Ken Loach to win the Prix Lumière
by Fabien Lemercier
13/07/2012 - The Prix Lumière aims to celebrate a filmmaker or leading figure in film in Lyon, in the same place where Louis and Auguste Lumière invented the cinématographe and shot their first film, Employees Leaving the Lumière Factory in 1895. The award was created by Thierry Frémaux (director general at the Lumière Institute and the famous general delegate of the Cannes Film Festival), and this year will go to English filmmaker Ken Loach during the 4th edition of the Grand Lyon Film Festival to be held between October 15 and 21 later this year. Ken Loach is the fourth person to receive the award after Clint Eastwood, Milos Forman, and Gérard Depardieu.
According to Bertrand Tavernier, president of the Lumière Institute and the festival's organiser, choosing Ken Loach for the award "is first of all a way of celebrating a magnificent body of work replete with successes. But it's a also the expression of our gratitude towards a man who has stayed loyal to his ideals, even when others flaunted their denial like jacket decorations, towards a man opposed to cynicism and liberalism, who supports those who have been outcast or forgotten. A heir to Orwell, Ken Loach, seething with rage, has taken stock of politicians' mistakes and cowardice on all fronts. His films provide damming evidence of the failings of a capitalist society. But they are also proof that one can always dream of a better society based on fraternity and collective beliefs."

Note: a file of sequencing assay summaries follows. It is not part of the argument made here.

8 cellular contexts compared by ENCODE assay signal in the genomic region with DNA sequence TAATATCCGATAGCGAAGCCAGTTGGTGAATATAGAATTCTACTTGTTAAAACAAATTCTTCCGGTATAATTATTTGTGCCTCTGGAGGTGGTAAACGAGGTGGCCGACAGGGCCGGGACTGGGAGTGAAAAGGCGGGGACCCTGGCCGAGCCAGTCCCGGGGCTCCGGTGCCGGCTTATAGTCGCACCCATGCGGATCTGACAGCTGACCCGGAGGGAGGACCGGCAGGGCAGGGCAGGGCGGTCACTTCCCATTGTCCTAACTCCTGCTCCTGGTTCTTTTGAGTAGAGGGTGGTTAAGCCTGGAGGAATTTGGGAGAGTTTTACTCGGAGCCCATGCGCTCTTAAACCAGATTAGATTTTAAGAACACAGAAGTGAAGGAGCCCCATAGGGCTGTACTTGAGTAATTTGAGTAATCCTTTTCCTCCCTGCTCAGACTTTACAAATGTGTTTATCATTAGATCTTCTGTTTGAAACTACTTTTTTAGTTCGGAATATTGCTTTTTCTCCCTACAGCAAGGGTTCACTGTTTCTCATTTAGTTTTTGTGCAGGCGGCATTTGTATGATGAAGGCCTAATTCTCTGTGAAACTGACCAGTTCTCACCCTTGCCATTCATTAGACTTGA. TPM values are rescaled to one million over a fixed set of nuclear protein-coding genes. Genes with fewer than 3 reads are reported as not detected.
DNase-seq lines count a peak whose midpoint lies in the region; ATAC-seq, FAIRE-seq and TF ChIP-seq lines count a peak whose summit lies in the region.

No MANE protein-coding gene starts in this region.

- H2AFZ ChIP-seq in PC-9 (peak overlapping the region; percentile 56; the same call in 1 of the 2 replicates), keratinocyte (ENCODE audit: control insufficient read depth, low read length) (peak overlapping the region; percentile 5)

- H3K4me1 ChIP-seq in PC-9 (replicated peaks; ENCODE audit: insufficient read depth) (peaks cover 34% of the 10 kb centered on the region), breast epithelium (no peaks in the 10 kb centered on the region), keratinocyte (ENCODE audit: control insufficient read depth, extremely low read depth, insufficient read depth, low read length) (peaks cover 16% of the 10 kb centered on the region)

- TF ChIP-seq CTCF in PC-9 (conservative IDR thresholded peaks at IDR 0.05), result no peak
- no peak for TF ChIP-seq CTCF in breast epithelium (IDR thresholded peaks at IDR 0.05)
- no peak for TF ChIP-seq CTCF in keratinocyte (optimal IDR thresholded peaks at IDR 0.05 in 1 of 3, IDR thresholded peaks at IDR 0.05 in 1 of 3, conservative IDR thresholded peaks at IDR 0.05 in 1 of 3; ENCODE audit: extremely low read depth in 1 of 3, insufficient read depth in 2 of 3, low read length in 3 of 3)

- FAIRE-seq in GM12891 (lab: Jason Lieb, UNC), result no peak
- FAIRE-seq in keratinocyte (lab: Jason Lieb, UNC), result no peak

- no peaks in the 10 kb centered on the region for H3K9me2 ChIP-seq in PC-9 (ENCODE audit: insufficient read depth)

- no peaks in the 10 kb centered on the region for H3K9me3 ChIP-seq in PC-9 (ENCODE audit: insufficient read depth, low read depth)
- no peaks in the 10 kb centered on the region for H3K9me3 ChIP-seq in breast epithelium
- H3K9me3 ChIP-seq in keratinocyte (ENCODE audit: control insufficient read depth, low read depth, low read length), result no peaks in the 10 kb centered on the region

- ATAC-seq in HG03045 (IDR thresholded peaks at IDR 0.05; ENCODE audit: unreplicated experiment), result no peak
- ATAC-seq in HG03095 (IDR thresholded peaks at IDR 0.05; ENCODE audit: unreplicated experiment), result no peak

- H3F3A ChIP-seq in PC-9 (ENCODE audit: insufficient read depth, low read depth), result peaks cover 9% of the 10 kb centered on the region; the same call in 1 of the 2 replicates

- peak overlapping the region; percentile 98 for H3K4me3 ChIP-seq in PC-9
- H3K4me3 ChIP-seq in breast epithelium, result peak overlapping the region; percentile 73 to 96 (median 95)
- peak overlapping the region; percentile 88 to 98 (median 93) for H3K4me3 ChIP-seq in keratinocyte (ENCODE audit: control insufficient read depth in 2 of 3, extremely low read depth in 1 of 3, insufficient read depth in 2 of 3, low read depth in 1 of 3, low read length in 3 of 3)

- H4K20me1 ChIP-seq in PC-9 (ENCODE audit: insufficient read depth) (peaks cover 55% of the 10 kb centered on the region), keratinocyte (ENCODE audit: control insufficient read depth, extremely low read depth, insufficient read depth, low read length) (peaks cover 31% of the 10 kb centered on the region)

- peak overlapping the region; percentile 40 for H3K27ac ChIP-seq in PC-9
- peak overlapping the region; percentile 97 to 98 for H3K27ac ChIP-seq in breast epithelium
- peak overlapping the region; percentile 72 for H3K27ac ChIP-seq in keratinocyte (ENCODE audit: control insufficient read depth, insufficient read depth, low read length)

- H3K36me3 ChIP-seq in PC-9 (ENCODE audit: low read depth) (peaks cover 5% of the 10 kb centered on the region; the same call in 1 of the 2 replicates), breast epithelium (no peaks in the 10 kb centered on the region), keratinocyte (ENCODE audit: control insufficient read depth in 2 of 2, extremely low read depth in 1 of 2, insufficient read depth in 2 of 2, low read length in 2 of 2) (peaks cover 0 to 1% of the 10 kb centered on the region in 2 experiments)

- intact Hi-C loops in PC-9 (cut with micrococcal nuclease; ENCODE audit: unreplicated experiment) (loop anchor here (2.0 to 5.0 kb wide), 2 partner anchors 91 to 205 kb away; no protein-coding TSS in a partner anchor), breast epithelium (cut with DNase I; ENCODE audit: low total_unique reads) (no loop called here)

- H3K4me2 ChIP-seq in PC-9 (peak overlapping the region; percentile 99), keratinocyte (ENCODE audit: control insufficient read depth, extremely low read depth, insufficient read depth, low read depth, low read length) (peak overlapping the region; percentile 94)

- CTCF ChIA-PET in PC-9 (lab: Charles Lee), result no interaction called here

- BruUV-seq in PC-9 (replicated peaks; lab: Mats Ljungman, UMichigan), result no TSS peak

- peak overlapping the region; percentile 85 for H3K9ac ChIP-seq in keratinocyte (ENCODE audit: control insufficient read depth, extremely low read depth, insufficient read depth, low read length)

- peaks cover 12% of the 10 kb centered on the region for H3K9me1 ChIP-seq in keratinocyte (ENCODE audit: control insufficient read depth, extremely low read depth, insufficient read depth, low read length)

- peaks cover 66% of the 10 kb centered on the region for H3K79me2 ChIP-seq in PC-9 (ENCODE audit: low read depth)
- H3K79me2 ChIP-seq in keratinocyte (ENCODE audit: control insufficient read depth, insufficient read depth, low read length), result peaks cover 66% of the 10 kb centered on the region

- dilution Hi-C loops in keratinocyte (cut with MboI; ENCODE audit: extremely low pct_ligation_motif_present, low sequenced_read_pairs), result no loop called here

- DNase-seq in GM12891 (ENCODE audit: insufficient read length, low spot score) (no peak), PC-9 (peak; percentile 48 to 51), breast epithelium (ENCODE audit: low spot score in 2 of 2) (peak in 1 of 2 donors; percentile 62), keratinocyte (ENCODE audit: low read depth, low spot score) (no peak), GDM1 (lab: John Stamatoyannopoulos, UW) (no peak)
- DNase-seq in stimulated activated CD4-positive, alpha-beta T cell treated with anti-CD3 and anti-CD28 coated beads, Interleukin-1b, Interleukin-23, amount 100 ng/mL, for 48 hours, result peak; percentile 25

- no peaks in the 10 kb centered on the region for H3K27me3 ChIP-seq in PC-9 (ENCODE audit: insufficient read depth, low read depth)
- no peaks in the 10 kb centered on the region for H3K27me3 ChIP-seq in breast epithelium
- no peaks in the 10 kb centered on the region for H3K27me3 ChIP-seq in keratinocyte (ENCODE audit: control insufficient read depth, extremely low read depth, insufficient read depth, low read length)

On the occasion of the Grand Lyon Film Festival, which revisits cinema's history thanks to new restored film copies, Ken Loach will screen several of his films, take part in discussions with the audience, and speak about the films he loves.
The Angels' Share [trailer, film focus], his latest film to date, a very funny social comedy that was awarded the Jury Prize in Cannes, has already attracted 304,000 cinema-goers in France in only two weeks since its release (distribution: Le Pacte on 230 copies).
(Translated from French)